Some eighty per cent of Muslims in the contemporary world speak languages other than Arabic, the language of the Qur’an. To respond to the needs of their communities, Muslim scholars and laypersons must increasingly explain and communicate the meanings of the Qur’an in their own languages – including through the medium of Qur’an commentary and translation.

The Qur’an and its Readers Worldwide provides an introduction to this rich and expanding field of endeavour. It brings together a selection of Qur’an commentaries and translations produced across the twentieth century to the present day, and ranging in provenance from the regions of the traditional Islamic heartlands to the new loci of global Islam. Individual chapters examine works in Arabic, Bosnian, Chinese, English, German, Malay, Persian, Swahili, Turkish and Urdu, each viewed in terms of the impact of modernity on the encounter with the Qur’an, providing an English readership with an exceptionally broad overview.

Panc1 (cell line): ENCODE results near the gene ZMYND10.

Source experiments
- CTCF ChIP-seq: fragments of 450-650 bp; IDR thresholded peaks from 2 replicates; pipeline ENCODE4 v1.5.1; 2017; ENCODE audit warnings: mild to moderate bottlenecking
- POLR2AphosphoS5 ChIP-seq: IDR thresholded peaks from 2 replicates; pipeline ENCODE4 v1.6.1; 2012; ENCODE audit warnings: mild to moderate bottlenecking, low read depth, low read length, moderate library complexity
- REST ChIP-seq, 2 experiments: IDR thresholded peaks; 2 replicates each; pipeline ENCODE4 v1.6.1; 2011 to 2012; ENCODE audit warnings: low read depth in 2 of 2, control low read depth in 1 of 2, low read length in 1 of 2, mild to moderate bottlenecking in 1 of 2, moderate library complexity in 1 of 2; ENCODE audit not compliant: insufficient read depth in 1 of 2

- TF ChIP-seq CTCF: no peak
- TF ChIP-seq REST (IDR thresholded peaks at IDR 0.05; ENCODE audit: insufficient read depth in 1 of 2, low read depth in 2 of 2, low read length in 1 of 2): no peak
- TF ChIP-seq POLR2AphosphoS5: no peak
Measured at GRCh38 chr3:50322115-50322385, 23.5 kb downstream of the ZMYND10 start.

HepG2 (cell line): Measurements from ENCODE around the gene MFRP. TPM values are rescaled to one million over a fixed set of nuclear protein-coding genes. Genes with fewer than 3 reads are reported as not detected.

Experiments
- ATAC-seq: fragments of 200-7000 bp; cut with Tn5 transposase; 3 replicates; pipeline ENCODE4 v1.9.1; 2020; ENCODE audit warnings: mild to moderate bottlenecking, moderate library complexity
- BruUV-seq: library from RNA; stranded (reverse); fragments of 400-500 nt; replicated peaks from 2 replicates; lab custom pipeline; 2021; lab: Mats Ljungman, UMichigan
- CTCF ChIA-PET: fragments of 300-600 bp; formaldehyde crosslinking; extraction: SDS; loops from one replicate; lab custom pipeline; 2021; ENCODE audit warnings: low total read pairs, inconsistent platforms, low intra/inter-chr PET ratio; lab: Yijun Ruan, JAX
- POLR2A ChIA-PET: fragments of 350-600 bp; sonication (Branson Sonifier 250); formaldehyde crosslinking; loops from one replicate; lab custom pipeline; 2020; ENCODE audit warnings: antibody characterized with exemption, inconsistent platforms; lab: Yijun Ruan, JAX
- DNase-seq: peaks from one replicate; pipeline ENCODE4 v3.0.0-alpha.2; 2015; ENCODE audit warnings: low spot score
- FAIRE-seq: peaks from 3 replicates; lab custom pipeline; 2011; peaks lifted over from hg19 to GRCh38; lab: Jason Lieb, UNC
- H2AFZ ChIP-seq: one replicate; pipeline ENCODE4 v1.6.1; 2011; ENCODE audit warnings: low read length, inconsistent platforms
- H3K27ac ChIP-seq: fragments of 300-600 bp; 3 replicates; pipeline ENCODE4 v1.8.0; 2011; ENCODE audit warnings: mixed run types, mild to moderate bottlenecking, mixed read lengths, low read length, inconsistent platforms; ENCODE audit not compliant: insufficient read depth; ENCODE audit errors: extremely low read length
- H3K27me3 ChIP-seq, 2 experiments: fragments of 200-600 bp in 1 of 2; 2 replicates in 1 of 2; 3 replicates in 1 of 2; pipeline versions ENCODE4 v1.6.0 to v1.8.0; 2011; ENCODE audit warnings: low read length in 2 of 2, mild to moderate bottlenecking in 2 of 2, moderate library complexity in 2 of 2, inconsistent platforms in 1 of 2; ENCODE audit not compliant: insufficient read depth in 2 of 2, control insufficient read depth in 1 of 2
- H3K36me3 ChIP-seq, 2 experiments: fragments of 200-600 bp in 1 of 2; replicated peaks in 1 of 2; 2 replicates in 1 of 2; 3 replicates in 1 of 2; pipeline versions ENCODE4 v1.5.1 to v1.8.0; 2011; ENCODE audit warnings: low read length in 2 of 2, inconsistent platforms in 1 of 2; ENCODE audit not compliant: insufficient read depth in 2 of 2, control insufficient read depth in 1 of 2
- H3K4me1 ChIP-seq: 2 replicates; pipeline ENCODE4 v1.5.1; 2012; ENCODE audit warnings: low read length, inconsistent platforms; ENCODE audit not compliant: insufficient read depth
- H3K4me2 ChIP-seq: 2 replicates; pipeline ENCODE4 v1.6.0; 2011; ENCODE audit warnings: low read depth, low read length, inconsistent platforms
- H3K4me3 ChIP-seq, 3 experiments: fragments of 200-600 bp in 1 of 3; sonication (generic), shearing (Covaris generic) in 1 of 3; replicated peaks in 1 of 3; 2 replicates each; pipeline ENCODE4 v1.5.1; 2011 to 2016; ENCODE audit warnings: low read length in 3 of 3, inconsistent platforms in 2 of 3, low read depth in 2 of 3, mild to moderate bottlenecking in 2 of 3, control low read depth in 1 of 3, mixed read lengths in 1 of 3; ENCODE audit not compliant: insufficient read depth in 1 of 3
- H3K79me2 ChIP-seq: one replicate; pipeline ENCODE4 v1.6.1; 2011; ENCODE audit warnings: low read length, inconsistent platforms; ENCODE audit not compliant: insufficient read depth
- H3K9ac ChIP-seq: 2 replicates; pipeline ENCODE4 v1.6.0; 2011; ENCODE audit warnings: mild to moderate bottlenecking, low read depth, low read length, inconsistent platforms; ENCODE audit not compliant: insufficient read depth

Situating these works in their cultural and national settings, this volume focuses attention on the relationship between language, culture and sociopolitical environment in Qur'an commentary and translation. It highlights the linkages between the Qur’an translations and commentaries studied and the developments and debates that generated them, and to which they respond, whether associated with colonial realities, the challenges of nation building, or the search for ways to reconstruct Islamic culture in the face of new legal frameworks or societal models.

Through a detailed introduction and a series of case studies this book illustrates the defining trends in Qur’an commentary worldwide, addressing evolving questions of authorship, message, intended readership and media of communication. It highlights the continued relevance of Qur'an commentary as an authoritative Islamic tradition in a period of growing direct engagement with the sacred text. It also samples debates concerning Qur’anic meaning in translation that are pertinent for many millions of Muslims today, and that look set to grow in tandem with globalisation.